Android Phones For Dummies Cheat Sheet - dummies
Cheat Sheet

Android Phones For Dummies Cheat Sheet

From Android Phones For Dummies, 4th Edition

By Dan Gookin

New to Android phones and need a little help? Get the most use out of your Android with some useful tips and handy advice: Learn how to peruse the home screen, familiarize yourself with common phone icons and touchscreen gestures, discover some tricks, and know where to go for help.

What’s On the Home Screen of an Android Phone?

The main screen on an Android phone is called the Home screen. It’s where all the action takes place: where you start the apps, work the widgets, and check out what’s going on via notification and status icons.

Each phone may sport a different skin, or appearance. The stock Android phone Home screen is shown in the figure. You can find the items in the figure on your own phone’s Home screen, although they may not look exactly the same.

Android home screen

13 Android Phone Icons to Know

Android phones, as well as most Android apps, feature common icons. These symbols work as buttons on the touchscreen: Tap an icon to perform a specific task or action. The icons are quite consistent between the various apps you use. The most common icons are shown here.

  • Action Bar: Displays a pop-up menu. This teensy icon appears in the lower right corner of a button or an image, indicating that actions (commands) are attached.


  • Action Overflow: Displays a list of actions, similar to a menu.


  • Add: Adds or creates an item. The plus symbol (+) may be used in combination with other symbols, depending on the app.


  • Close: Dismisses a card or clears text from an input field.


  • Delete: Removes one or more items from a list or deletes a message.


  • Dictation: Lets you use your voice to dictate text.


  • Done: Dismisses an action bar, such as the text-editing action bar.


  • Edit: Lets you edit an item, add text, or fill in fields.


  • Favorite: Flags a favorite item, such as a contact or a web page.


  • Refresh: Fetches new information or reloads.


  • Search: Searches the phone or the Internet for a tidbit of information.


  • Settings: Adjusts options for an app.


  • Share: Shares information stored on the phone via email or social networking or other Internet services.


8 Finger Movements for Operating the Android Phone Touchscreen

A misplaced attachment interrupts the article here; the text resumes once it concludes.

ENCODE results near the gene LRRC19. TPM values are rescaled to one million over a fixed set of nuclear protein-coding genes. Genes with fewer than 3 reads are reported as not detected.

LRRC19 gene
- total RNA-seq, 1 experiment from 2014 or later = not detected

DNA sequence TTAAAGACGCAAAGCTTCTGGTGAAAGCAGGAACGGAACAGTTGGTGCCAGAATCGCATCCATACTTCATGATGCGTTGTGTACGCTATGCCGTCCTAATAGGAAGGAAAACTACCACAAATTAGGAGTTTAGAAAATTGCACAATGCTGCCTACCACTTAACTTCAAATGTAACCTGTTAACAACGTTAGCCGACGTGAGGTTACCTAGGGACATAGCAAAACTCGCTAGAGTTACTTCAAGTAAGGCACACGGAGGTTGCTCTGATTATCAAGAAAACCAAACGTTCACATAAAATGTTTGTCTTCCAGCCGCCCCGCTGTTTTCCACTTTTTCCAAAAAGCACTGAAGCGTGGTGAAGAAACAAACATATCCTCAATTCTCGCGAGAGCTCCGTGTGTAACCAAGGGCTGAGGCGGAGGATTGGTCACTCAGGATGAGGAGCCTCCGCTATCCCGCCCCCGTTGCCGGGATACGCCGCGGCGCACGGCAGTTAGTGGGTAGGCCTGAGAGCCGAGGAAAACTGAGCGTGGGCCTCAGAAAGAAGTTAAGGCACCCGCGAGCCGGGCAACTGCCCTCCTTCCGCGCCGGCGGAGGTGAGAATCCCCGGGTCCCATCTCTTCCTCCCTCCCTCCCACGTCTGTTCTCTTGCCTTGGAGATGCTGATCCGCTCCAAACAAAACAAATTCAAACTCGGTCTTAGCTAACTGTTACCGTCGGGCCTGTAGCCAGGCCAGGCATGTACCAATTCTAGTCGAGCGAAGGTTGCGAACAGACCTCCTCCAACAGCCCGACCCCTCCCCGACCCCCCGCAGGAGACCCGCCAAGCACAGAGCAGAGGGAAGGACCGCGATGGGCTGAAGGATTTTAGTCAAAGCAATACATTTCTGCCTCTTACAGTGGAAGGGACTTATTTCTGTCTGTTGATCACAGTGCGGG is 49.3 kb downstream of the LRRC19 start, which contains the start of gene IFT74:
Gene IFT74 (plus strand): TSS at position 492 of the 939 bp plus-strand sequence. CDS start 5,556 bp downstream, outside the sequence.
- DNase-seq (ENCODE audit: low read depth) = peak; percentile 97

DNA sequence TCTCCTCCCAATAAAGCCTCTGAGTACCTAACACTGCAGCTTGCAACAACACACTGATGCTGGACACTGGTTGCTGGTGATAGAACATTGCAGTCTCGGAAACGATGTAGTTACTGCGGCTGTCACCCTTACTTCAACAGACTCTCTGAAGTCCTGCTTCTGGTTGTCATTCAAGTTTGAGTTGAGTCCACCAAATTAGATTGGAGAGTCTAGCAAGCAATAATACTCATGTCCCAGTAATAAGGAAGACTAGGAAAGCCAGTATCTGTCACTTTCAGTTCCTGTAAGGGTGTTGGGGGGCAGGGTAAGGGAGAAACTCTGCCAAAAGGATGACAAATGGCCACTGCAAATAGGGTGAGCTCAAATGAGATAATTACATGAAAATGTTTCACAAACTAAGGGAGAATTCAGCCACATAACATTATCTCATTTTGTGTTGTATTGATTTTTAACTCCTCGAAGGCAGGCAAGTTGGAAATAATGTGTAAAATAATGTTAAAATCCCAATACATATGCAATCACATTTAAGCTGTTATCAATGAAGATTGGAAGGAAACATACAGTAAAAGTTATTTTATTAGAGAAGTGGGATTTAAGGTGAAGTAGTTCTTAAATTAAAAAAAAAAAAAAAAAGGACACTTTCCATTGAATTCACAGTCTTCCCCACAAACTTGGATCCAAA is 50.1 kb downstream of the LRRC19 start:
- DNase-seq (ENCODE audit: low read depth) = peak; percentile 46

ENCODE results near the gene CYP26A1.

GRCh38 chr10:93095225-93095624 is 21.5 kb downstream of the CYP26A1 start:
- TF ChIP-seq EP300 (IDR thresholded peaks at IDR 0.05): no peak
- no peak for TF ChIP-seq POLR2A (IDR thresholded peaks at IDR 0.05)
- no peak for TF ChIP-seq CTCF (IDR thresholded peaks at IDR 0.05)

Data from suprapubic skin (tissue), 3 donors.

On your Android phone touchscreen, you can perform several basic actions that carry out various day-to-day operations. It’s just a matter of teaching your fingers to do what you want them to.

Action How to Do It
Tap Touch the screen.
Double-tap Tap the screen twice in the same location.
Long press Touch a spot on the screen and keep your finger held down.
Swipe Touch a spot on the screen and drag your finger left, right,
up, or down.
Drag A combination long-press and swipe, tap and hold a spot on the
screen and then move your finger. The effect is to relocate or resize
an item on the touchscreen.
Pinch Use two fingers, spread apart, to touch the screen and bring
both fingers together as you continue to touch the screen.
Spread Use two fingers close together and then spread them apart,
touching the screen as you spread them.
Rotate Twist two fingers around a central point to rotate an image, a
map, or another object on the screen.

10 Android Phone Tricks to Remember

You’ll feel like an expert user on the Android phone with this assortment of handy, time-saving tricks. Use them to boost your productivity — or your hopeless addiction to your Android phone:

  • Dictation! You can speak into the phone as an effective and quick alternative to using the onscreen keyboard.

  • Quickly switch between apps by using the Recent icon. If your phone doesn’t have a Recent icon, long-press the Home icon.

  • You can add launchers and widgets to Home screen pages. Likewise, remove launchers and widgets you don’t use.

  • Whenever possible, use the phone’s Wi-Fi Internet connection to avoid incurring mobile data surcharges.

  • Long-press a key on the onscreen keyboard to peruse alternative characters.

  • Spread your fingers to zoom into a web page, which makes clicking links much easier.

  • Swipe the Camera icon on the Lock screen to snap a quick photo.

  • Quickly put the phone into Vibration mode by pressing the Down Volume key until the phone vibrates.

  • When you’re on the phone, press the Power/Lock key to lock the phone and turn off the touchscreen.

  • Use the Search icon to look for things on the phone, on the Internet, or in a specific app.

Android Phone: 10 Places for Help and Support

If you ever happen to find yourself in really serious trouble with your Android phone, here is a smattering of trusted places to check out for help:

Cellular providers

Here are some support numbers you can dial from your cell phone:

  • AT&T, T-Mobile, Verizon: 611

  • Sprint Nextel: *2

Phone manufacturers

Google Android support